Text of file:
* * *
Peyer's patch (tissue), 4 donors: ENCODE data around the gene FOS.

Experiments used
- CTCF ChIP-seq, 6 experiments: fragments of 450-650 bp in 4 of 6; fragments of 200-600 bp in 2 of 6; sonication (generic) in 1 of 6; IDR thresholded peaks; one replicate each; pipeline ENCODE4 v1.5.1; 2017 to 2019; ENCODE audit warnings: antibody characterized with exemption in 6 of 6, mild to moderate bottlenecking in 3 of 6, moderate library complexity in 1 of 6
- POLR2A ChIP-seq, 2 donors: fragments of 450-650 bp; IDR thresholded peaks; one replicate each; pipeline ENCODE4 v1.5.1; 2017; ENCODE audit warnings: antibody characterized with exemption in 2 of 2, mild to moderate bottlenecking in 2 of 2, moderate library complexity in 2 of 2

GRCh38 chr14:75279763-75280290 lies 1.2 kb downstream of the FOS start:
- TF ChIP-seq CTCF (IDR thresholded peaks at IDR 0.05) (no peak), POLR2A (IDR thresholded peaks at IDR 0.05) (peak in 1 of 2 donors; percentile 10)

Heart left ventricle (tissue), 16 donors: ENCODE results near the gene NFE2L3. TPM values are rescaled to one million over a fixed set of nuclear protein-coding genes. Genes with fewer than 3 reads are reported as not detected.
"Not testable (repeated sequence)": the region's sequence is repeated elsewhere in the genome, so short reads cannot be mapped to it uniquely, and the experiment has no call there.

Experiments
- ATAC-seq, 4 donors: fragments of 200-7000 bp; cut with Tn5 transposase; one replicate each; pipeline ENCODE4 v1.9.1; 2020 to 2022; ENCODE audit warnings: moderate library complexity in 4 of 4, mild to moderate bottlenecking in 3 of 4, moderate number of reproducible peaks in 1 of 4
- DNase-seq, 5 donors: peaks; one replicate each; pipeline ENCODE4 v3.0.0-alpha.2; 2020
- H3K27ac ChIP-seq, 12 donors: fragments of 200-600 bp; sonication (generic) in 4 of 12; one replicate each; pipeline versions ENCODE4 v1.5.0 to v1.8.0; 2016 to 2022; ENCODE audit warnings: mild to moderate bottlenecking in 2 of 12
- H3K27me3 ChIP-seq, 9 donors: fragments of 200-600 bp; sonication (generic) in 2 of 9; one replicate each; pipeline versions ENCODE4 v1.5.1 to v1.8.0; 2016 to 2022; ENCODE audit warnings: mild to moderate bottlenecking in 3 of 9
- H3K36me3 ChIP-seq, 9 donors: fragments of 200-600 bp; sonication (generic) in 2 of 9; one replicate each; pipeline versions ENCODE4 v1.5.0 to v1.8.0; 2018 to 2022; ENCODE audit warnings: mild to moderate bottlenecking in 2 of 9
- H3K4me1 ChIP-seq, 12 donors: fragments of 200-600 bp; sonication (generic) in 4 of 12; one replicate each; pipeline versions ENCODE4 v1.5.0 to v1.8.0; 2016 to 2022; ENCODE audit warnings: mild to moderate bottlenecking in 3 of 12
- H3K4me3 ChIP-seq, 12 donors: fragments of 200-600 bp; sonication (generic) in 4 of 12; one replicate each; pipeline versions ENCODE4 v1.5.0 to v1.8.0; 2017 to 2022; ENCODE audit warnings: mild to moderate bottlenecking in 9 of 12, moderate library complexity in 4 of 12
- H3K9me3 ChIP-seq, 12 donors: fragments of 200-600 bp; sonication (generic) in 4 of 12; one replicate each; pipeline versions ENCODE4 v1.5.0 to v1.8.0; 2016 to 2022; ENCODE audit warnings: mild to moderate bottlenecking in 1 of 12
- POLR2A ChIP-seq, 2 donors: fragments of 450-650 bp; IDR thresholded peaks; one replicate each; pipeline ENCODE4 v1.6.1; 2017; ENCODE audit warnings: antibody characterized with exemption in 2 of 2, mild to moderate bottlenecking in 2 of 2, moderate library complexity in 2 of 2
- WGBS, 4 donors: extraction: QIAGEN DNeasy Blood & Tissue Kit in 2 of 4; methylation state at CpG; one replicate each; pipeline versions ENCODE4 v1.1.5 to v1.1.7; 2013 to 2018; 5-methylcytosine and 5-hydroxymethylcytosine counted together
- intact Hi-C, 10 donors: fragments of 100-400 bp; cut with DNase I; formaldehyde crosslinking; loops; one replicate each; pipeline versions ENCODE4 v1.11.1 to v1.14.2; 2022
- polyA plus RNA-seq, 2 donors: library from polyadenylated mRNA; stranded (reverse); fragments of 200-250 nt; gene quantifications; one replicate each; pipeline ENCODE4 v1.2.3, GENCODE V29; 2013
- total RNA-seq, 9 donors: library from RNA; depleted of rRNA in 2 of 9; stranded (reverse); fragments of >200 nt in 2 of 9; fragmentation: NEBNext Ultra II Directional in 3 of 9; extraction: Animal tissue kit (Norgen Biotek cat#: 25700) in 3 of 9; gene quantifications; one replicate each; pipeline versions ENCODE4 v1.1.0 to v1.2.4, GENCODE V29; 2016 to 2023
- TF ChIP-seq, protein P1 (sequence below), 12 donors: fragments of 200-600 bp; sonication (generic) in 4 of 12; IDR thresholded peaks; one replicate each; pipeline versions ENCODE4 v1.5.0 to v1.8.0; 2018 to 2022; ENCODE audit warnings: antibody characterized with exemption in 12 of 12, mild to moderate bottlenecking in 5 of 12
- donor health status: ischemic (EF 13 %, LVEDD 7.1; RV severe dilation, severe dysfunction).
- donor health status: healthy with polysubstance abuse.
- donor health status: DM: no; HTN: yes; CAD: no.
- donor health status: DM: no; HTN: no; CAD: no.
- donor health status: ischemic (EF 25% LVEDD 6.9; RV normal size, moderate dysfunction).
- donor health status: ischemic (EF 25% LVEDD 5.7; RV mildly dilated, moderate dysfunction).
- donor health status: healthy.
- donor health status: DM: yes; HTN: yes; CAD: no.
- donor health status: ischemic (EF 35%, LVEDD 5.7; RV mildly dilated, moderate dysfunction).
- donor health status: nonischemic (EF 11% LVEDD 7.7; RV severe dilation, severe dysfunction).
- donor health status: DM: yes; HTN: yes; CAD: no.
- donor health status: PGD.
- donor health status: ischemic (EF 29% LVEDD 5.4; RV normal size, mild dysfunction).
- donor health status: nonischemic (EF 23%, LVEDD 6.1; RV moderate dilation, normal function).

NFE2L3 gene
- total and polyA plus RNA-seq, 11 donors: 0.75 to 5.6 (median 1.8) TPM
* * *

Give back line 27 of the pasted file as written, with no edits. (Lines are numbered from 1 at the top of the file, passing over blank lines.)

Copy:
- donor health status: DM: no; HTN: no; CAD: no.